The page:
Poor journalism can be found all around us. This is a subject matter that has consumed my recent columns.
I was taught at an early age in the mid 90’s when writing at The Advance Reporter in high school (this newspaper merged to form The Village Reporter), that a journalist should never implement their personal opinions into their article content and NEVER become part of the coverage itself.
Though I typically only wrote athletic articles in my teenage years, the few times I covered public small-town government meetings, such as village council gatherings, I made sure to simply report on the facts that took place at the meetings.
I can assure you that over the years if I wanted to have a biased angle on reporting or even as Publisher what makes the page of The Village Reporter it would be easy to do. Each week there is A LOT of content that challenges my political perspective and personal beliefs, however, I publish the content anyway. It is not my job to try to influence our audience in one direction or another unless through a clearly defined opinion column (opinions should never mix with news coverage). It is our job to publish factual news that you can count on as being unbiased and reliable.
An example you ask? I had plenty I could have stated about the recent race for Williams County Sheriff held recently. I viewed a lot of content and “behavior” that I disagreed with being stated at recent meetings. Despite this, I published the news as our writers composed their coverage (along with publishing press releases word for word by the candidates). That’s what unbiased news can and should do.
Note – this is one example of about thirty that come to mind in just recent months.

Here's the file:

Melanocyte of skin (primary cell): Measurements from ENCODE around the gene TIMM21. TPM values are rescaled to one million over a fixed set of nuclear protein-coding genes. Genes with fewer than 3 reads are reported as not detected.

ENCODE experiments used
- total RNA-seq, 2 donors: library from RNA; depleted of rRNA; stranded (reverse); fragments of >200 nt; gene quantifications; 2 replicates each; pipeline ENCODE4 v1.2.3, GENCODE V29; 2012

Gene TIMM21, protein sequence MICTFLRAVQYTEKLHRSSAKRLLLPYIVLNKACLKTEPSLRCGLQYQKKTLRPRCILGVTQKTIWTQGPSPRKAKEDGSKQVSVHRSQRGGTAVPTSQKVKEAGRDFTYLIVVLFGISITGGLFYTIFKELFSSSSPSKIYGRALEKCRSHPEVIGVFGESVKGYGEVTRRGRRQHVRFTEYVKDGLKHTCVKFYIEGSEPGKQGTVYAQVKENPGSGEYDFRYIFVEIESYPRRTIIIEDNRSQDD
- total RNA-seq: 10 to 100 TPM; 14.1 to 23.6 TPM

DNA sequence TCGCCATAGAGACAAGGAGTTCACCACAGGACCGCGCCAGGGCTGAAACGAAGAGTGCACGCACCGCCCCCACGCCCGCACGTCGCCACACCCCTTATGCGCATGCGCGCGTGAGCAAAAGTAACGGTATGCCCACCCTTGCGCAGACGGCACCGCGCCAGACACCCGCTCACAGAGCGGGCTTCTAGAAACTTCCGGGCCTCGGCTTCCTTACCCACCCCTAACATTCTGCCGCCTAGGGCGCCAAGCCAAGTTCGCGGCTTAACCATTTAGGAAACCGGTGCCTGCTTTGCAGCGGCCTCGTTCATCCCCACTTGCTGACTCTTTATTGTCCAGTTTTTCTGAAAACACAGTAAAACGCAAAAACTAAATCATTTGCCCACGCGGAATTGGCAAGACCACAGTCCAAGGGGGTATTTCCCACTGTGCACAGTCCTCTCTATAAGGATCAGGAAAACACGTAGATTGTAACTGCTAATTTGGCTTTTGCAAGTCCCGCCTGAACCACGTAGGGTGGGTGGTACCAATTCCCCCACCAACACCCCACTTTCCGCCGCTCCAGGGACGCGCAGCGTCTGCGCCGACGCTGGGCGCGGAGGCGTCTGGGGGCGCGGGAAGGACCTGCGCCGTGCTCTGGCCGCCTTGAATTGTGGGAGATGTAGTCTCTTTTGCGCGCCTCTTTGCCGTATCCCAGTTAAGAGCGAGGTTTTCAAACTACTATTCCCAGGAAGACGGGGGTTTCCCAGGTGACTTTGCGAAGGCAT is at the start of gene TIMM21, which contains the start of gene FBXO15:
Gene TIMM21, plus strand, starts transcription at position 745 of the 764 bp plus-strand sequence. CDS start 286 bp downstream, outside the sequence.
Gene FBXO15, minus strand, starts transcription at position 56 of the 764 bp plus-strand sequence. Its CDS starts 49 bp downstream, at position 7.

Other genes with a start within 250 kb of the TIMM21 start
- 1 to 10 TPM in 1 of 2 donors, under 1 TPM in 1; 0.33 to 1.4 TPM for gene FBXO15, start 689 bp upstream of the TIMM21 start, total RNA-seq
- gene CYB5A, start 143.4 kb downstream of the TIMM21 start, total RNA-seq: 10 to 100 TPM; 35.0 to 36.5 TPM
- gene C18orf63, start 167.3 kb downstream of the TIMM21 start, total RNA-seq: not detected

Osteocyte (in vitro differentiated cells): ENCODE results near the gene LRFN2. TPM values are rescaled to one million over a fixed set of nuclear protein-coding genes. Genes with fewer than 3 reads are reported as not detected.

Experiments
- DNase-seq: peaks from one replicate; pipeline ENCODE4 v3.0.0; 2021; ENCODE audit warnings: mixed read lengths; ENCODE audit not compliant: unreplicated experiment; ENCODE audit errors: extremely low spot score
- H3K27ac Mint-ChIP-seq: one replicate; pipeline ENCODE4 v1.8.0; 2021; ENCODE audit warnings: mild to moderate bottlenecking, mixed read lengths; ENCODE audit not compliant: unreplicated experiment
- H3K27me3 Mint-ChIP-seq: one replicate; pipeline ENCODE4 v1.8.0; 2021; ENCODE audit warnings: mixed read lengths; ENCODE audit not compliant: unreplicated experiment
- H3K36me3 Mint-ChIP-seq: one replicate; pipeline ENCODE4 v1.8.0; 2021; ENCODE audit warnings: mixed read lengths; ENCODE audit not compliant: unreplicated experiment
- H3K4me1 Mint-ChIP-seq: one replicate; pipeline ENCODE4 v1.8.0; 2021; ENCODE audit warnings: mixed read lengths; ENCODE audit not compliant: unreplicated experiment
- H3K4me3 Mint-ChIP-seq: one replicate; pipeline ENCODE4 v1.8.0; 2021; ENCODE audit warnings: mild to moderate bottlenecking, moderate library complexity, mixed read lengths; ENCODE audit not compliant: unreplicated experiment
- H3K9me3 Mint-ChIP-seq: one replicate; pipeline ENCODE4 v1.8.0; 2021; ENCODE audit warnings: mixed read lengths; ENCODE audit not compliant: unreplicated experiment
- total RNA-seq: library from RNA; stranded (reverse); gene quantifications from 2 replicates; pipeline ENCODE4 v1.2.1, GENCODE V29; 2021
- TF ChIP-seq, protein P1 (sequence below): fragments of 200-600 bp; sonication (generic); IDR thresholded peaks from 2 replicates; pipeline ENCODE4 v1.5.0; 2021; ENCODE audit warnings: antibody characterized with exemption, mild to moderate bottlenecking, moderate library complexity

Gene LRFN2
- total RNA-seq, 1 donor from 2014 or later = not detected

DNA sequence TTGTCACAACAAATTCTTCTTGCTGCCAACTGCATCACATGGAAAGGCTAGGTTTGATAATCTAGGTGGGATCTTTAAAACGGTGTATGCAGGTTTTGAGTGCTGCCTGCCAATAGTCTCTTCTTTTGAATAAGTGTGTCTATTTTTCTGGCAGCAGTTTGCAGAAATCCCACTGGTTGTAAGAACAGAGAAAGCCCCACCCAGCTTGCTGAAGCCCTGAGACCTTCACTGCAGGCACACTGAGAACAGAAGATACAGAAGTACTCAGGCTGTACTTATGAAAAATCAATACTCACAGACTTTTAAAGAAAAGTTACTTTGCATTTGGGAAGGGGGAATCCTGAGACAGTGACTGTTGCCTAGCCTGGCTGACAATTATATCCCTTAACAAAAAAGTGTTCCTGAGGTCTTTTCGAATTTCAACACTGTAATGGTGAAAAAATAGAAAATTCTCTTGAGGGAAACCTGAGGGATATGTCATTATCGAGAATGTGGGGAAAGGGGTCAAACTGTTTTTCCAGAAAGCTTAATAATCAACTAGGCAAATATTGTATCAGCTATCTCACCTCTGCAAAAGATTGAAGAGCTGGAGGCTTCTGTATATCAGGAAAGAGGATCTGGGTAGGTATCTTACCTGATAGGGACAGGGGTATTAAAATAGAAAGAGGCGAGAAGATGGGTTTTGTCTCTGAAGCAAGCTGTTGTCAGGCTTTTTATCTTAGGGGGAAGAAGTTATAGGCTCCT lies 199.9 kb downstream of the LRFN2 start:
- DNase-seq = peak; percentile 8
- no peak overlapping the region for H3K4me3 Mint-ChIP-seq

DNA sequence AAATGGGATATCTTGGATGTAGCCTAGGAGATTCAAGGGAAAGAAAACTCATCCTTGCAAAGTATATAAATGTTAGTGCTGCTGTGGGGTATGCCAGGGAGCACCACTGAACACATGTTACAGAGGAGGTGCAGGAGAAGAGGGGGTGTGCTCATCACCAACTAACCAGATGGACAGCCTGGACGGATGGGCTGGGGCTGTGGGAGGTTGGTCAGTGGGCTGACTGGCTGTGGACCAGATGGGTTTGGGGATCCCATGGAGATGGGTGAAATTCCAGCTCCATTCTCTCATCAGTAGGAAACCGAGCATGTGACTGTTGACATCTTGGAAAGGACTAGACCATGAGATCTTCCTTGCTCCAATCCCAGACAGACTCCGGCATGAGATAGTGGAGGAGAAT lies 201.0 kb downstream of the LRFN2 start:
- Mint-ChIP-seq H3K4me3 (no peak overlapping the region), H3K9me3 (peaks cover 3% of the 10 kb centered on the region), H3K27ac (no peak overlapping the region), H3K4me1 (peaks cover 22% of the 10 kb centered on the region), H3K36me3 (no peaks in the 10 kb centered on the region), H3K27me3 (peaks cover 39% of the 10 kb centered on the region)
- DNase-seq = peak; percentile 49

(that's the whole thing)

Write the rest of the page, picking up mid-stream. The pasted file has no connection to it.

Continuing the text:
When attending college for journalism, the unbiased mindset was confirmed, you should never place yourself into your coverage and check your opinions at the door. We were taught even in the crazy 90’s that opinions should be expressed only in opinion columns.
The late – great Walter Leland Cronkite Jr. was given as an example. Mr. Cronkite was known as “the most trusted man in America” after decades of bringing forth unbiased news to Americans. His viewers rarely, if ever, knew his personal political stance on coverage topics. He was trusted as a person – trusted as a journalist – thus his words were trusted as being unbiased.
This is clearly the opposite of what we see in the media today.
When watching a White House Press Briefing it might as well be a Saturday Night Live skit or maybe a better comparison would be a gazelle kill in the African wilderness. Most journalists present at these briefings compete to see who can outdo those sitting at the seat next to them in a personality battle.
I truly believe true journalism is nearly dead in America.
At The Village Reporter, when we interview potential writers, the first question we ask is whether the writer can compose articles from an unbiased perspective, checking their opinions at the door and never placing themselves in the article content.
When writers cover local meetings, we want the meeting covered from beginning to end with all points covered, checking personal opinions at the door. For the most part, I think we do very well in this aspect.
I’ve asked this question of every writer for nineteen years now (asked hundreds of times in interviews) and up until recently, this was followed.
In the last few months, there have been instances where a freelance writer, whose services we purchased, broke this trust with me, and thus also you, our audience. For this, I will very briefly explain and issue an apology.